Various versions of intensional semantics based on the notion of possible worlds dominate in the current logical semantics. It is this kind of semantics that we take into account primarily; however, some other kinds of models will be discussed as well. The proponents of intensional semantics are aware that intensions themselves are not structured entities and, thus, they cannot be used to explain the structured nature of meanings of compound phrases. Anyway, various attempts at explaining the structured nature of meanings occur in intensional semantics without modifying the semantic framework. There are various attempts that work with so called structured intensions (King 2007 as the most recent attempt). However, these attempts are by no means satisfactory. The most promising option is to abandon intensional semantics in favour of hyperintensional ones resembling to, e.g., Transparent Intensional Logic (TIL; Tichý 1988, Tichý 2004, Duží – Jespersen – Materna 2010).
In spite of a wealth of persuasive arguments for non-extensional representation of meanings the extensional model still flourishes and is used to explicate certain kinds of problem, e.g., quantification, anaphora or the semantics of mathematical discourse. In particular, the last item in the list is of particular interest, because we do not need intensions in mathematical discourse; on the other hand it seems that a purely extensional model is not satisfactory either because it explains meanings of compound terms by simple semantic entities and this fact leads to various semantic, epistemological and doxastic problems. The hyperintensional approach based on TIL offers a remarkable solution in this area as well. For it is capable to capture the structure in terms of the constructions of extensional objects.
Concerning the logical analysis of epistemological notions, the most widespread apparatus is that of possible worlds semantics. Anyway, this approach is also subjected to critical assessment. One of the most widespread criticisms concerns the so called problem of logically perfect knowledge according to which the formal models of the notions of knowledge and justification are too strong (for example, the knowing agents know all logical truths and all logical consequences of their knowledge claims). Various ways to eliminate the problem of logically perfect knowledge have been proposed, but they are, in their essence, just various alterations of the possible worlds semantics. The latest contributions are the so called logics of justifications which, at the syntactic level, work not just with propositions as such but explicitly also with justifications of propositions.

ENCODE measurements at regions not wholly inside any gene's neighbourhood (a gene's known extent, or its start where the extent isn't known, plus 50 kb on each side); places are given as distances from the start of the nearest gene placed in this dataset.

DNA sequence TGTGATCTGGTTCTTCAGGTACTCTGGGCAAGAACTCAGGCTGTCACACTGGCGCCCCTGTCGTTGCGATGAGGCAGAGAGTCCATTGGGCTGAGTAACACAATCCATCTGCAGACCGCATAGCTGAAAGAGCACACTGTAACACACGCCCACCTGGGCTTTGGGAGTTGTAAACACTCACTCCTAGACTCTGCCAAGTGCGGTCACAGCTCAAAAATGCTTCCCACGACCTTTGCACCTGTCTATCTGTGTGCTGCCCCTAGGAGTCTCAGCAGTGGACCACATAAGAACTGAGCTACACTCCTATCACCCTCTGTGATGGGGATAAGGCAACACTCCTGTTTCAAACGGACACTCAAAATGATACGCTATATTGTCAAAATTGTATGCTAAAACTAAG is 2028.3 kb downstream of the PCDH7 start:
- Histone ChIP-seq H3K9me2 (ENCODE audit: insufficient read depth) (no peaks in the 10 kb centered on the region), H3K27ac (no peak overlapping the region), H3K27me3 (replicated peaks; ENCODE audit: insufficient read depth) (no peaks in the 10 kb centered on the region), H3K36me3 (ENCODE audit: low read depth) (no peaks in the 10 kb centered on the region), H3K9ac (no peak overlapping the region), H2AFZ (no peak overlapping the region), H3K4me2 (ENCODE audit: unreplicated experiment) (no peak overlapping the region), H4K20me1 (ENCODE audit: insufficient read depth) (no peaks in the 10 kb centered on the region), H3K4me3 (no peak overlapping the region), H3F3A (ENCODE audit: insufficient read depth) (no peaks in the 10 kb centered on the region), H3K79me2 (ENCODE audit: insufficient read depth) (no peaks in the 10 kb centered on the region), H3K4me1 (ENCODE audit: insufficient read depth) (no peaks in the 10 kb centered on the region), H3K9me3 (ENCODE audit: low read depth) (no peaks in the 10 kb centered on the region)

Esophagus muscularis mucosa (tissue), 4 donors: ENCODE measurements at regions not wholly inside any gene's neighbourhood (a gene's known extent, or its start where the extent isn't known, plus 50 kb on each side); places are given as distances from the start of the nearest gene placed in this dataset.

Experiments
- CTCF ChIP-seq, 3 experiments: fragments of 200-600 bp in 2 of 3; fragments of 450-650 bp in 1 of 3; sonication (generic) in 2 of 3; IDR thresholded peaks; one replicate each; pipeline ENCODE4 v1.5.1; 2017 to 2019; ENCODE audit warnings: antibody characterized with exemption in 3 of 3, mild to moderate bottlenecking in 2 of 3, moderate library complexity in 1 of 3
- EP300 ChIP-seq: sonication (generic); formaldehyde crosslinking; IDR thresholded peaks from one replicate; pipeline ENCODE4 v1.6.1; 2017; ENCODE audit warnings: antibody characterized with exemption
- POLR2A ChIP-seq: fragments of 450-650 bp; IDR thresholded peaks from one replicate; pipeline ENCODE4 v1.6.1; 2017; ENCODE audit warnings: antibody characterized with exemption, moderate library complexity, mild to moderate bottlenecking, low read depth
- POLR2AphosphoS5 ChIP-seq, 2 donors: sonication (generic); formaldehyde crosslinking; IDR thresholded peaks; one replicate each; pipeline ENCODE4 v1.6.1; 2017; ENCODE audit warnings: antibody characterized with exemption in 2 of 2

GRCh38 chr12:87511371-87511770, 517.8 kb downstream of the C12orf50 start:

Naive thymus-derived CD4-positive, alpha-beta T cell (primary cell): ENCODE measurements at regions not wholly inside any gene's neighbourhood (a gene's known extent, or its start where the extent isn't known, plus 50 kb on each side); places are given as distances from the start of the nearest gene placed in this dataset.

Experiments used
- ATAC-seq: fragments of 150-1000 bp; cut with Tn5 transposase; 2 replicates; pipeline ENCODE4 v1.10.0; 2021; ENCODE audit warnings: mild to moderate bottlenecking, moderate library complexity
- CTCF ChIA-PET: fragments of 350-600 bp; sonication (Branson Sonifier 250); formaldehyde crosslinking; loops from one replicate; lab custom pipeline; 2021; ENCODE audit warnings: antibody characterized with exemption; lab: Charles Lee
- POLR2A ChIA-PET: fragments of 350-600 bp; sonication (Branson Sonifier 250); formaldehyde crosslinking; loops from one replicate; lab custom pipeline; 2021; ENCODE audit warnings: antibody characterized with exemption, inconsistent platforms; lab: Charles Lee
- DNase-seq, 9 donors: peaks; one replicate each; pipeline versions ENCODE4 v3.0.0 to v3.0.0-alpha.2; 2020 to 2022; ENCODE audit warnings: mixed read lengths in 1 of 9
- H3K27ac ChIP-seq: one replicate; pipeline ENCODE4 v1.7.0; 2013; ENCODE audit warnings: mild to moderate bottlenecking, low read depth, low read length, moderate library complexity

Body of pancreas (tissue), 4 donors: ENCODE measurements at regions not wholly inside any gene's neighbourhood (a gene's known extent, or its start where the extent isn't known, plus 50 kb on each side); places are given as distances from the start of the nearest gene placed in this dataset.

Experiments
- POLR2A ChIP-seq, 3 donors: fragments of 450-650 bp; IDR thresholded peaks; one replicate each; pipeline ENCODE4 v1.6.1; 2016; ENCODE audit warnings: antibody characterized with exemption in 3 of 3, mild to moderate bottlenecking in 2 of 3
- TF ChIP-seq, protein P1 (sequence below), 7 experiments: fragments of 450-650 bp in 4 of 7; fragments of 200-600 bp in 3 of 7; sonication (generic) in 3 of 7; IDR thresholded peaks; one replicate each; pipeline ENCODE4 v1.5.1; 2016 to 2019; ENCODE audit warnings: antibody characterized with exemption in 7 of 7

The classical studies by Prior (1967) and Kamp (1968) are the key sources in investigating the theoretical properties of the current semantic models concerning time. They offer satisfactory foundations for analysis and permit the wide framework and theoretical foundation for solving the problems. Various practical and pragmatic techniques are not developed enough in order to enable a conclusive choice from the hypotheses on the market – these problems that well known from the antiquity still present classical examples for testing the explanatory force of current theories (Reaping Argument, Master Argument, Idle Argument, etc.)
Output Published in English